Marketing

How to avoid the content landfill

Author
Jessica Swesey
No.
845
Please excuse the mess. This page is currently under construction.

We’ve heard a lot of buzz in the last couple of years about content and content marketing. Every business is a publisher. Every social media engine needs content to run properly. Every employee and every customer is a content generator.

Every moment in business and in life it seems is a “content opportunity.”

When things like this gain so much steam, it’s inevitable that we either reach a cliff – or “tipping point” if you prefer – or we at least start to wonder about that impending drop.

When every person on the planet is a content creator things can get a little messy out there.

As a marketer, you may now be wondering, with so much competing content out there, is it worth the effort?

The answer will be different for everyone. Ask yourself these questions:

Do I have the resources to create valuable content?

Do I have a clear understanding of my goals for this content and a system by which to measure whether I’m meeting these goals?

Let’s first look at resources and what I mean by that.

I’m of the camp that sees content as a true opportunity on a couple of levels. There’s the thought leadership opportunity in which content is used as a way to establish expertise within your industry. And there’s the engagement opportunity in which content is used to provide answers to questions your customers have and educate them on things that are relevant to your business.

To properly tackle either of these things, your resources have to be aligned right.

For instance, you don’t want an intern or PR firm writing your CEO’s thought leadership blog posts – at least not without a true partnership with your CEO. Maybe your chief exec is brilliant but can’t write or doesn’t have the time to write. That’s fine. But he or she will still need to be intimately involved in this type of content in order to pull it off.

In the engagement opportunity, this is where you need to find the right people for the part. They need to know what they’re doing, how to write professionally for the web and how to adopt and shape your brand’s personality. If you do not hire correctly for this part it will mean the difference between thoughtful content and the kind that’s old hat or just plain old crap.

Now, let’s think about that term, valuable.

What is valuable can often be subjective. But in the context of business, valuable content satisfies two things: it gives your customer – whether that’s agents, consumers or both – information they can use that they’re not already getting from somewhere else, and it contributes to a larger goal of your company.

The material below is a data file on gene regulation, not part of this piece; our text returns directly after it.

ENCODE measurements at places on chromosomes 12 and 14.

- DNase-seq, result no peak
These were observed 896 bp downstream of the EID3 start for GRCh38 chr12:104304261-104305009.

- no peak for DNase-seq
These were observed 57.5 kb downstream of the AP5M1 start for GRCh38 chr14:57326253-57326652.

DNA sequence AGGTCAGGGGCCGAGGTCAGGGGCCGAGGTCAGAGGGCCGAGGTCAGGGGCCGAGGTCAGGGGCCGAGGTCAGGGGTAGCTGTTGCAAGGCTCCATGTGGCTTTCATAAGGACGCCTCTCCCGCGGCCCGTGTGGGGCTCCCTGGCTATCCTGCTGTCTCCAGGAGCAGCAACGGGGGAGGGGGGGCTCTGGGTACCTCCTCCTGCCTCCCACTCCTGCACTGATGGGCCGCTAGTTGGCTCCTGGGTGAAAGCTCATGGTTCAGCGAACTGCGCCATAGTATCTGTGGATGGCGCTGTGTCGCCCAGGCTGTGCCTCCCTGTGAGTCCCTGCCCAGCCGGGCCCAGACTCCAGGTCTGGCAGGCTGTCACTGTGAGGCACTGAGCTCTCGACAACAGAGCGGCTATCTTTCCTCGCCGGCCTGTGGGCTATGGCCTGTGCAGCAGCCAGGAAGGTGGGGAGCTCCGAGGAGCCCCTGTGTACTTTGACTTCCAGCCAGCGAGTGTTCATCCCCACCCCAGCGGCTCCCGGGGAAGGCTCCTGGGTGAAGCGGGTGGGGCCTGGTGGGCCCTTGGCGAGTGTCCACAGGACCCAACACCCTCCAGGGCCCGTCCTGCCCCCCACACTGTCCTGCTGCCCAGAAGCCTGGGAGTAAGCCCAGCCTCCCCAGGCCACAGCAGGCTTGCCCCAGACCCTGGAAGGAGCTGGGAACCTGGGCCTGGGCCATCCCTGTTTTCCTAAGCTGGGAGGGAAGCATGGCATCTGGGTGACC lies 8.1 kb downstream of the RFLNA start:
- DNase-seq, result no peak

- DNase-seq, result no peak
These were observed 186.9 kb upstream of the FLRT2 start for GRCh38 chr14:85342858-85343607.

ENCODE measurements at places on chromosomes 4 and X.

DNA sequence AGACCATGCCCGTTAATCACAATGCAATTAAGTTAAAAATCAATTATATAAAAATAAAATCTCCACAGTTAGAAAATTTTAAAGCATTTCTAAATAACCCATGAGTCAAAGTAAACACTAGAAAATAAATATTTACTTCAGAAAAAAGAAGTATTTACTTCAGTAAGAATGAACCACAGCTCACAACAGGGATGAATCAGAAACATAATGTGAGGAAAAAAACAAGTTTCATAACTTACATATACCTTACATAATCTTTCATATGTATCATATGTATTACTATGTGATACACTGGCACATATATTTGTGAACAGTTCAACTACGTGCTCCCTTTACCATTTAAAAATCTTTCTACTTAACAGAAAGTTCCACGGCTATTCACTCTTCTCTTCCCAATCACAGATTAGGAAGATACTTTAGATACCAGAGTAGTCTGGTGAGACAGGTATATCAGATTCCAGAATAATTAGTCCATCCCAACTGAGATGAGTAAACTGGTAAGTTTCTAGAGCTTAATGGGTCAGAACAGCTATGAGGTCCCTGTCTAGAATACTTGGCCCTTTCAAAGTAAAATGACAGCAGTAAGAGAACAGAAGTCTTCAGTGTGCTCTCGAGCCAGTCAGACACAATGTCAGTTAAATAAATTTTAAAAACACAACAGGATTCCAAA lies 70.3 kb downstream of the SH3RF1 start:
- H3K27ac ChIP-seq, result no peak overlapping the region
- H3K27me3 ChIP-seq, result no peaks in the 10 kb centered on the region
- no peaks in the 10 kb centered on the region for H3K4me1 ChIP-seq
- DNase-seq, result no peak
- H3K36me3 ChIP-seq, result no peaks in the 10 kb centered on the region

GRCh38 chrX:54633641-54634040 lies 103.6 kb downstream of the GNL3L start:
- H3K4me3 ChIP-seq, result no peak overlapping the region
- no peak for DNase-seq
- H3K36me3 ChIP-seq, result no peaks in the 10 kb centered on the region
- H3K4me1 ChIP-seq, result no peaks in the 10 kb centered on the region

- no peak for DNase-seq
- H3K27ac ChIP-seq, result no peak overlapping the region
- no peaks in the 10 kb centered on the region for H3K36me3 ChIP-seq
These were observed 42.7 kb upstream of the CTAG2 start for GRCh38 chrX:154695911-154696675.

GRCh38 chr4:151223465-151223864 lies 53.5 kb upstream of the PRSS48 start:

If your content is not serving both of these needs, it’s not valuable.

On the web, there are two types of content – the stuff that’s being shoveled online each day for the sake of shoveling words and images online, and the stuff that serves a real need. If your content is not valuable, it’s the former and not the latter.

Let’s move on to goals and success metrics.

We need a blog or we need content for Facebook and Twitter are not goals. This approach inevitably ends up in you contributing to the pile of content garbage that continues to pollute and aggravate people online.

A proper content goal for a real estate brokerage would be something like:

We need to provide easily digestible local market information that is both friendly and professional that our agents can use when reaching out to their clients and prospects.

In this case, content would provide value to both agents and consumers, and you could measure its success with regular feedback from agents about whether their clients find it valuable and whether it resulted in new business opportunities.

Another proper content goal for a brokerage:

We need to provide rich neighborhood information that our customers can’t get on national portals that will help to increase our site traffic, time on site, and conversion. 

A broker could measure the success of this endeavor through simple website analytics and consumer surveys.

These are just two examples, but there are plenty more.

The point is, we’re bound to start hearing more and more about the necessity of content marketing this year. And we’re bound to see more garbage content online as a result. But don’t let that deter you.

Difference is, with everyone else creating content like madmen you’ve got to be serious and have a talented team to be successful. Otherwise, please, don’t bother.